Posted by: Lynn S at December 16, 2003 at 08:44 AM

Well, speaking as a fan of the "Rocky and Bullwinkle Show" I would just note that the social and polical commentary underpinning was lost on me as a child (but makes me enjoy the show to this day). Don't forget that the show was much more than R&B, the Fractured Fairy Tales were great satire and I believe my lifelong love of history was fostered by Sherman and the Professor's jaunts to the past in the "Way-back machine".

Hey, to each his own but I couldn't leave this classic program completely undefended.

And Andrea, it is great to see you back with more regular posts. It was wearing me out looking for your peculiar wit as a commenter on other blogs. :)

Posted by: John McCrarey at December 16, 2003 at 09:23 AM

Mike Nesmith's post-Monkee stuff was rather good (ex: Elephant Parts). I couldn't stand R&B either. I just thought it was total rubbish...never really understood why anyone liked it.

Posted by: Andrew Ian Dodge at December 16, 2003 at 10:50 AM

Mike Nesmith was my favorite too ... although I couldn't explain why. A certain je ne sais quoi...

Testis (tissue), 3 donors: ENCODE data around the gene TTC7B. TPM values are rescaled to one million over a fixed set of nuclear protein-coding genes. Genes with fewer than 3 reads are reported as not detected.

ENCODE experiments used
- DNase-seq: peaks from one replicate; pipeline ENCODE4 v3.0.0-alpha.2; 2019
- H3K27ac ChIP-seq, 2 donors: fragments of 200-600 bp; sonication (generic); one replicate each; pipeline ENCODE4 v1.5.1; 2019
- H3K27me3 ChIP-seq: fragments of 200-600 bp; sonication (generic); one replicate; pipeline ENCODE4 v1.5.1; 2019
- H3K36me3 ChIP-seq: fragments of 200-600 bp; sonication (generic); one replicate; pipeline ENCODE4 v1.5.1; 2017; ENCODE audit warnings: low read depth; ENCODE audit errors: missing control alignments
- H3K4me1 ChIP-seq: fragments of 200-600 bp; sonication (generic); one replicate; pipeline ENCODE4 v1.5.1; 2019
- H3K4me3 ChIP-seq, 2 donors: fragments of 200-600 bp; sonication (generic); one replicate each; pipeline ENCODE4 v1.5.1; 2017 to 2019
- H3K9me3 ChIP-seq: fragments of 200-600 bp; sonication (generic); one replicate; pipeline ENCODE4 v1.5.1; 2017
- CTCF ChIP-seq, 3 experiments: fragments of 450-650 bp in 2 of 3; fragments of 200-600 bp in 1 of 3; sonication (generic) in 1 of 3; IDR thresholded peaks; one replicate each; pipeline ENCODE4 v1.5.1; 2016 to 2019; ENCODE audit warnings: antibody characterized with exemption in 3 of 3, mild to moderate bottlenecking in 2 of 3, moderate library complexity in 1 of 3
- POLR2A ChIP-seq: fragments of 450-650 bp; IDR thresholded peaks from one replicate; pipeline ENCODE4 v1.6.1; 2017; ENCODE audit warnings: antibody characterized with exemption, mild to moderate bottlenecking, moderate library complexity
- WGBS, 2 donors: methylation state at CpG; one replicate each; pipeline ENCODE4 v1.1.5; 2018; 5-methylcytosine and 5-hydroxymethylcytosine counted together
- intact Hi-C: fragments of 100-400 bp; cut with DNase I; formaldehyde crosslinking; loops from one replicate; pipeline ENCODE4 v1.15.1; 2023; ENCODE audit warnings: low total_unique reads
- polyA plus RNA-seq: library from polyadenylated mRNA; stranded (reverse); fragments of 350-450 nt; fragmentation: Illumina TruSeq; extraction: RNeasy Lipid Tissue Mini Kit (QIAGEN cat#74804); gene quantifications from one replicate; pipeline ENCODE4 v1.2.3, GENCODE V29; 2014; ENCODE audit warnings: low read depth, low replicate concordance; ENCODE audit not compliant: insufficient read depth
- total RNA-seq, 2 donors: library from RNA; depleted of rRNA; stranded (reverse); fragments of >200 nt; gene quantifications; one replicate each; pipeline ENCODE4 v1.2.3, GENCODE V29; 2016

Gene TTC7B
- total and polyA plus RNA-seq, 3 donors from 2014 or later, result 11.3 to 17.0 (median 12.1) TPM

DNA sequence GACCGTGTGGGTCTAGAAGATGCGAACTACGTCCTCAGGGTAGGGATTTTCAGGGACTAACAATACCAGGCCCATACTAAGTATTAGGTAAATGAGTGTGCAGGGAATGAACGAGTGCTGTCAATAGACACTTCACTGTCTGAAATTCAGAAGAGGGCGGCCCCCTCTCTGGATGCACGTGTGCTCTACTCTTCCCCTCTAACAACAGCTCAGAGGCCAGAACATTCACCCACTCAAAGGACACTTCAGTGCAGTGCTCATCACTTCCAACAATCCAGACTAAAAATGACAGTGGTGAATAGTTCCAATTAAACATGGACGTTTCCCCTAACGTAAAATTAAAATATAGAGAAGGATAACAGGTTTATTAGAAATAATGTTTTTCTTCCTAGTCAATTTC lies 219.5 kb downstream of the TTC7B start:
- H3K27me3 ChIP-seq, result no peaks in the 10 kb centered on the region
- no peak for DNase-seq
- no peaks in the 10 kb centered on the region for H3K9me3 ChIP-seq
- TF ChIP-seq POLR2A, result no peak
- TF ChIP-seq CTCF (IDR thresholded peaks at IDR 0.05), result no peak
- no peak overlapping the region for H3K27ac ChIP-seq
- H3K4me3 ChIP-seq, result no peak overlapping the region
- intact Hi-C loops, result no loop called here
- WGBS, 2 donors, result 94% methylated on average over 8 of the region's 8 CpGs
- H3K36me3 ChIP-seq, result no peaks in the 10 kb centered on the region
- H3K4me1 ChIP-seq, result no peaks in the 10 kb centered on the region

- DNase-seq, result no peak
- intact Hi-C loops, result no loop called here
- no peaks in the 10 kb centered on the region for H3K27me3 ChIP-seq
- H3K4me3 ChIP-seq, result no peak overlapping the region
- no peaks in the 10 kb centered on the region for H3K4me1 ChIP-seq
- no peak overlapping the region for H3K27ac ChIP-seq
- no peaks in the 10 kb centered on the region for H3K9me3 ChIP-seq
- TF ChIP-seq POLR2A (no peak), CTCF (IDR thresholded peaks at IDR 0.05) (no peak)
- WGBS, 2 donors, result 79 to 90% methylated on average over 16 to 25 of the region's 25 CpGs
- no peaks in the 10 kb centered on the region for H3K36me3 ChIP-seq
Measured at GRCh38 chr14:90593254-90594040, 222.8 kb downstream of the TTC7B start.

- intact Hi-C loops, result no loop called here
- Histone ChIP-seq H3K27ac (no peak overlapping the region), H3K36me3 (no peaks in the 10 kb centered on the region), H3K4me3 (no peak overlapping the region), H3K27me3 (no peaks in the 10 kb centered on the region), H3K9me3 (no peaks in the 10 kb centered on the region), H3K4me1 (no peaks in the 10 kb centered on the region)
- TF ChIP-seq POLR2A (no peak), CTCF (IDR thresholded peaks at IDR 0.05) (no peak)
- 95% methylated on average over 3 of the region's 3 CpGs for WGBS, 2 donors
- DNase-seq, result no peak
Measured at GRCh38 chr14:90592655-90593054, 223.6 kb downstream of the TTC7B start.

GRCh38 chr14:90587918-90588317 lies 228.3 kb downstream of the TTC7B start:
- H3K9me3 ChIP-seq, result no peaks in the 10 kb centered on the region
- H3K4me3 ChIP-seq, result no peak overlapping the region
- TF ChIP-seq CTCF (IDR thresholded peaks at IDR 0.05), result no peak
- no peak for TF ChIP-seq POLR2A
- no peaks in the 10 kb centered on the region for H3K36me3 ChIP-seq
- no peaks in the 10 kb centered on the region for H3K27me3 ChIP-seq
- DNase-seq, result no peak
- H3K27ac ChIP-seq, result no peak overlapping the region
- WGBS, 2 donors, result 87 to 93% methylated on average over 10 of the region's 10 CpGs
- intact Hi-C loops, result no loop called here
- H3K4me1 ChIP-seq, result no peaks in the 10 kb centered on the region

Posted by: red at December 16, 2003 at 11:27 AM

I’ve watched some old Rocky and Bullwinkle episodes as a grownup, and I kind of get them, but not really. On the other hand, Bugs Bunny/Tex Avery comics mixed kid & grownup humor, and those will always be funny.

Mike Nesmith was my favorite too. Maybe it was because he had the funniest lines, or maybe it was that cute hat.

Posted by: mary at December 16, 2003 at 01:37 PM

PETER!!!! He was way cuter than Davey.

I liked Rocky and Bullwinkle too though. I was pretty brainless about why I liked certain things. I never got most of the jokes on R & B, but I liked it.

The show I could not for even a SECOND stand was H&R Puff'n'Stuff.


From an 80s child, best regards....

Posted by: Sharon Ferguson at December 16, 2003 at 01:50 PM

"but Mike had that special I dunno something"


BTW, I loved R&B, not so much for the R&B cartoons themselves (though I liked those well enough) but for all the side cartoons - "Fractured", "Peabody and Sherman", "Aesop's Fables". Ditto for the old WB cartoons (but I was never a Hanna-Barbera fan).